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Carol Burnett's Twilight Zone episode was meant to launch a whole new series

Carol Burnett wasn’t always the queen of classic TV comedy. Before her movie career and hit variety show, she was a struggling student, attending classes at UCLA while working at a movie theater on Hollywood boulevard. After a stranger gave her $1,000 to get started in show business, she left for New York City and soon was performing on Broadway.

Her musical theater chops led to appearances on late-night programs. Her first regular gig on TV was The Garry Moore Show, where she was a cast member for years in the early Sixties. One target of the sketch series’ good-natured ribbing was The Twilight Zone.

Rod Serling appreciated the parodies and wrote a part for Burnett in a pilot he was writing for CBS. The new show was about a guardian angel who comes down to earth to help forsaken humans live the lives they’ve always wanted.

It was a reworked concept from an earlier pilot he had pitched. That first guardian angel show was rejected by the network, so Serling turned it into The Twilight Zone episode “Mr. Bevis.” He was under contract for another pilot script and thus wrote another episode about heaven and earth for a new show called The Side of the Angels. The main difference between both pitches being that in the “Mr. Bevis” script, the angel and human characters would be regulars appearing in every episode whereas in the second try, the show would focus on a guardian angel helping a different person each week.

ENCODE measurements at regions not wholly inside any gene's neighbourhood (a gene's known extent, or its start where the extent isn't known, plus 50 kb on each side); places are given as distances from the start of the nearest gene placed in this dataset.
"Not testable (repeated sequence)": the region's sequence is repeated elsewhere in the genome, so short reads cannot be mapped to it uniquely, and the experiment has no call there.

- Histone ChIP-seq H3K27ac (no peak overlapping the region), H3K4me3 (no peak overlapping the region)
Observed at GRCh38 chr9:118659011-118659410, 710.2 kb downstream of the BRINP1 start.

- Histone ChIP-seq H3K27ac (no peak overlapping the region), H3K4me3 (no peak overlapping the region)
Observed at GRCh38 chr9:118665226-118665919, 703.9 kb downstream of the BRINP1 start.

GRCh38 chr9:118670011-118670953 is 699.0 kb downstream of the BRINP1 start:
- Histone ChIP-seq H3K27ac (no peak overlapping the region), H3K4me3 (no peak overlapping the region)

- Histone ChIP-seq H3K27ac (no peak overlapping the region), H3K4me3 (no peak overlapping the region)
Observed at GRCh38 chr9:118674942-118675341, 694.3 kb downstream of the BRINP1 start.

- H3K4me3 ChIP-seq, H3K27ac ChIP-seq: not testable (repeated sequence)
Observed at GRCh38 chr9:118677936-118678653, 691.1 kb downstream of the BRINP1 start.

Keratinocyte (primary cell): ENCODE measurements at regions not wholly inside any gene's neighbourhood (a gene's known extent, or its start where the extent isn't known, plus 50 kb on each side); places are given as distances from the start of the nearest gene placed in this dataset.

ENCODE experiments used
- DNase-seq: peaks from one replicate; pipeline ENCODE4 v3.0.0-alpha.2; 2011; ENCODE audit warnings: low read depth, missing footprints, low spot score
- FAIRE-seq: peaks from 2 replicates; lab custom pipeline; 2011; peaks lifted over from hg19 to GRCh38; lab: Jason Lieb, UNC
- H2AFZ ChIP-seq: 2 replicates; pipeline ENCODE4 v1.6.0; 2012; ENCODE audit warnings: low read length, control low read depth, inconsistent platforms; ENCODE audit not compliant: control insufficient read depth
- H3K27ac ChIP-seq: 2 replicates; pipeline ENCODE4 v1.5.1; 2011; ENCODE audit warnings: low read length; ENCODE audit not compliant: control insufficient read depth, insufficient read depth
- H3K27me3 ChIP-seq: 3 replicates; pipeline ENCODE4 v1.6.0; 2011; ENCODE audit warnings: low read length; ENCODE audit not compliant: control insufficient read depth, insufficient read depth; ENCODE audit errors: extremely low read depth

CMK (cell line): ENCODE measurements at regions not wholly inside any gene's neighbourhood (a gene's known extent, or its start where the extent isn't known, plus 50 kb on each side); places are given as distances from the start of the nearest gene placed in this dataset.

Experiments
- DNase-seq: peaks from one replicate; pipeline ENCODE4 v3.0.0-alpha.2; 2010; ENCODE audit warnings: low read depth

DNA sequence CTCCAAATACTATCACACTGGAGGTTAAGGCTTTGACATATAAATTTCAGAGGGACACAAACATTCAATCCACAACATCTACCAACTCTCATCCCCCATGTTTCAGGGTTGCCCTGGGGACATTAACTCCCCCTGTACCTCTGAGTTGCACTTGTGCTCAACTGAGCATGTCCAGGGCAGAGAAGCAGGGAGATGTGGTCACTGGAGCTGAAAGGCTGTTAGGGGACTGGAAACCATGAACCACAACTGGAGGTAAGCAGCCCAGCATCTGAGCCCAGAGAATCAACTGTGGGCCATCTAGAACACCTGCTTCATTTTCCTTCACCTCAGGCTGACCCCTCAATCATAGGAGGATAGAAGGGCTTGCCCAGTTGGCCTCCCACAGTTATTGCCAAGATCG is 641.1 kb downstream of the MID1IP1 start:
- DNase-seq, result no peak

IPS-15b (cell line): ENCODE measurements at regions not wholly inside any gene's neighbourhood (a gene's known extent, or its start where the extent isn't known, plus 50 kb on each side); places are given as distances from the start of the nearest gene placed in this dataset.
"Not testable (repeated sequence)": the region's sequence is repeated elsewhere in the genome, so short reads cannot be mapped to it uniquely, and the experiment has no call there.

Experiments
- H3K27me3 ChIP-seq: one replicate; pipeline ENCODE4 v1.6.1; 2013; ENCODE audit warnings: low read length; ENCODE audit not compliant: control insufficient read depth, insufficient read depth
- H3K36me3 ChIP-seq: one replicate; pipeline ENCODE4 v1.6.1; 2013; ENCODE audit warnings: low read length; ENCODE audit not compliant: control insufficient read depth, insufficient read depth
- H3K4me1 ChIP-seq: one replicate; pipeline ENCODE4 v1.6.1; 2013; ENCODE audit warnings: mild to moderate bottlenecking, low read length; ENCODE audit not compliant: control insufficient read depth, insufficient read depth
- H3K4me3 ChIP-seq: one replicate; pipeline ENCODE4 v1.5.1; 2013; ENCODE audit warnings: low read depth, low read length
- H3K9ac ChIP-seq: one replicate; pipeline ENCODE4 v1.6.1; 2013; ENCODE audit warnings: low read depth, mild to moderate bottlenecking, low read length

CBS ultimately passed on Serling’s second script as well, so he also adapted it for his famous anthology show, creating the episode “Cavender is Coming.” It’s a polarizing installment to say the least. Many consider it a rare Serling miss, while others enjoy the laughs and lighter moments. The episode originally aired with a laugh track, but thankfully it has been taken off in the years since.

Even if it’s not the most riveting Twilight Zone plot, it’s interesting to see Carol Burnett in such an early role. She also contributed to the story around her character. While working at that theater in Hollywood, Burnett had a manager that refused to talk to employees, instead implementing hand signals to communicate across the lobby. As she told the Archive of American Television, “We had a crazy manager who wouldn’t talk to us, but just did signals. I was called the spot girl because I was the tallest and had the loudest voice.”

She was also fired from her college theater job for refusing to let a couple into a movie. But for good reason! They were about to walk into Alfred Hitchcock’s Strangers on a Train right before the end. Carol knew it would be better to wait for the next showing and watch it from the beginning. Her manager didn’t see it that way.

Carol got the last laugh, however. When she got her star on the Hollywood Walk of Fame, she decided to put it right outside that theater.

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